Bottom line, no matter what is causing Morgan to act like this, whether it’s his own fault or not, or more likely, somewhere in the middle, this means danger and risk for the team. When word gets out that Morgan has the Intersect, and it certainly will when he behaves so recklessly, all manner of bad guys will come after him. Even when Chuck is careful, he faces villains, and Morgan is not being nearly so cautious. To get to Morgan, they will come through his loved ones, endangering everyone around him. So the implications of his actions and what he is experiencing are great and not good.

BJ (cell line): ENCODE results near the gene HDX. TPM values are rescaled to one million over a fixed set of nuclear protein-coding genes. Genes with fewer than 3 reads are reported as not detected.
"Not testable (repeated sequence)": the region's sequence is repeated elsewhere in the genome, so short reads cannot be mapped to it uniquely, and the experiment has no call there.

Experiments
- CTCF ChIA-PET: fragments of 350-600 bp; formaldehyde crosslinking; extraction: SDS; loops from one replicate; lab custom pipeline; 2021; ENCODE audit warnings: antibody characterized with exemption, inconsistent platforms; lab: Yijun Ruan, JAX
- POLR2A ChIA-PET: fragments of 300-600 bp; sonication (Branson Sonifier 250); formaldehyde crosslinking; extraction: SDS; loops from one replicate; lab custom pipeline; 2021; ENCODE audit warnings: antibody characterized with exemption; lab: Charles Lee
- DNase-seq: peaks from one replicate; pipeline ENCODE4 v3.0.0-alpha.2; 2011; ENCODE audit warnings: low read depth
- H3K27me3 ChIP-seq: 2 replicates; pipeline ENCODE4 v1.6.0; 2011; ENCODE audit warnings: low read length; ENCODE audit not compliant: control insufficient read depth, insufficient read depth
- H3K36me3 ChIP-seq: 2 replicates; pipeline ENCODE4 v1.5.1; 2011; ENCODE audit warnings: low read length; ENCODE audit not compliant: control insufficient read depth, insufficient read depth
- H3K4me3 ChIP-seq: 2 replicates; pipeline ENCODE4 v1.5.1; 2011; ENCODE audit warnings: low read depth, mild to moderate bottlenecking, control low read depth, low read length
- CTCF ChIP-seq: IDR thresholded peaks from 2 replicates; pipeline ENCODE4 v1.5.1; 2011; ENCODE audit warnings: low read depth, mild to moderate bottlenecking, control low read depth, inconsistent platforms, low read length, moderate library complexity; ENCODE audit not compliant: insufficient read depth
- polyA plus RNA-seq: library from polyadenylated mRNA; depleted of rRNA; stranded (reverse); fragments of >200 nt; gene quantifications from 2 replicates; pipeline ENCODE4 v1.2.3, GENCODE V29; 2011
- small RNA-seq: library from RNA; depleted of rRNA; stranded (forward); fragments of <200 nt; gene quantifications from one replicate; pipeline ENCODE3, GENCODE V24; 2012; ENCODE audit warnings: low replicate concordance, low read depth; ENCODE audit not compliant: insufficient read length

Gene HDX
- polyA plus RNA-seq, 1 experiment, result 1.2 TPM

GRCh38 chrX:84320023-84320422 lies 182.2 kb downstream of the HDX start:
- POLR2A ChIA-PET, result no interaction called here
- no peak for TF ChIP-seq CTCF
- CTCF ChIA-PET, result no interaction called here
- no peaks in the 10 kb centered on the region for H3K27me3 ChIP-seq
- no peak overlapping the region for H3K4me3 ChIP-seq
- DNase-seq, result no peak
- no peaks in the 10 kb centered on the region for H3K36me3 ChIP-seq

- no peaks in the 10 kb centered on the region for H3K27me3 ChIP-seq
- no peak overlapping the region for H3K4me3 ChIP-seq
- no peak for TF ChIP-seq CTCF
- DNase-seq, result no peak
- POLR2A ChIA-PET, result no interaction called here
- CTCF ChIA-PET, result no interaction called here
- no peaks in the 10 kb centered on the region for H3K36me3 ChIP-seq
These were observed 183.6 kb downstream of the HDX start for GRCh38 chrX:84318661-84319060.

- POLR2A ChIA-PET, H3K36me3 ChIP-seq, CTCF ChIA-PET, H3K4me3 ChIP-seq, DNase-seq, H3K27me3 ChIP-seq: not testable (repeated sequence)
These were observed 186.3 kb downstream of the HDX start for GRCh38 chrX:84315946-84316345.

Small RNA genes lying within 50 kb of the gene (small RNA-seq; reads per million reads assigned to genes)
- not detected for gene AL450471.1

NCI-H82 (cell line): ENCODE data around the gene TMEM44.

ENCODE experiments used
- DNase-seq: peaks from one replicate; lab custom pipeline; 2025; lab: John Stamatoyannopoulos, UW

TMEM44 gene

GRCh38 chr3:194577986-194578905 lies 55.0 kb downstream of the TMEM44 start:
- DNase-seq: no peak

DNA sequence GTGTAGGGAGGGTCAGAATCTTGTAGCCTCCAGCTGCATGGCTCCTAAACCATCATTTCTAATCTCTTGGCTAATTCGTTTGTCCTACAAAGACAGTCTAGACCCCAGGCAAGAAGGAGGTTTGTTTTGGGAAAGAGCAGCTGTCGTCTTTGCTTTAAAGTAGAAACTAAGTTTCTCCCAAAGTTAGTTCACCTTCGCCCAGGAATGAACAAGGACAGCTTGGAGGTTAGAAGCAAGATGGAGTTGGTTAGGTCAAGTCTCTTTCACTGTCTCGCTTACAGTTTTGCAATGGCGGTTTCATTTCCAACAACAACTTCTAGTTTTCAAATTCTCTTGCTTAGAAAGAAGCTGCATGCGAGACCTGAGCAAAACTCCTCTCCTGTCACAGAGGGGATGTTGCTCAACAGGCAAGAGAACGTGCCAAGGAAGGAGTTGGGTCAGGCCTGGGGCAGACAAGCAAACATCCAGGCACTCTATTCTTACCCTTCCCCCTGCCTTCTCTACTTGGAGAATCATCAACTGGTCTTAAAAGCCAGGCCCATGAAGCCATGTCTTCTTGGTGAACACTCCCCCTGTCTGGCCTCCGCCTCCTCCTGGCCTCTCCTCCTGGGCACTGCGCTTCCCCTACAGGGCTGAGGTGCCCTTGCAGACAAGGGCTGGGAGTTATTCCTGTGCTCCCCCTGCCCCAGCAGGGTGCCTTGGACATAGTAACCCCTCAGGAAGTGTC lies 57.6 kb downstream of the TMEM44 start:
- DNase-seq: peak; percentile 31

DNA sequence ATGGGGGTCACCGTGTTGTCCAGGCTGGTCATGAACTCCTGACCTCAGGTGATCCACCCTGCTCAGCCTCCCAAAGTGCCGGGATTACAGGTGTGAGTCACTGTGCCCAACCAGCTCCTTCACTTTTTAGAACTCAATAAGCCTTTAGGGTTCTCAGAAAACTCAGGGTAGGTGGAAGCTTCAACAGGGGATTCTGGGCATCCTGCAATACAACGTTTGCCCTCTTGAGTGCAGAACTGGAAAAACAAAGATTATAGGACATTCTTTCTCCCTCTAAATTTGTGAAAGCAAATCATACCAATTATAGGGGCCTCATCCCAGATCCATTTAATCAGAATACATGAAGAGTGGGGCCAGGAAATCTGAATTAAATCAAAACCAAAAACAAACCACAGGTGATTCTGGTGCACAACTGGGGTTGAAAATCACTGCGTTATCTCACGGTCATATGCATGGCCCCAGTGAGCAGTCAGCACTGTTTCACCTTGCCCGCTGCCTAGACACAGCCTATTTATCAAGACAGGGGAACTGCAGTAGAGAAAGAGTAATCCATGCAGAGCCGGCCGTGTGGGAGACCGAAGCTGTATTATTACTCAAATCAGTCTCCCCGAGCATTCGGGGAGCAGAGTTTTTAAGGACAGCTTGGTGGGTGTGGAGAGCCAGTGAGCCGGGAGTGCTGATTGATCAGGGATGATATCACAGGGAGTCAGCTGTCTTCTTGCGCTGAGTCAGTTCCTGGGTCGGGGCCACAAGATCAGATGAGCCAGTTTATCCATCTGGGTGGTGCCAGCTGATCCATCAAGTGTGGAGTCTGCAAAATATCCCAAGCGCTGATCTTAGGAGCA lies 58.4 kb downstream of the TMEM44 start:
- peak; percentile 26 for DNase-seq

At the end of “Chuck Versus the Bearded Bandit,” Morgan approaches Verbanski about a job opening with her security company. Can she handle him better than his friends? There will certainly be less emotion involved, allowing for more objective decision making. Also, Verbanski can afford to have a substantial team around Morgan, forcing him to behave, and reigning him in physically when necessary. Carmichael Industries just does not have those kinds of resources. Most likely, Verbanski will send Morgan out on easy assignments, making him believe he is valuable, while all the time milking his Intersect for precious information.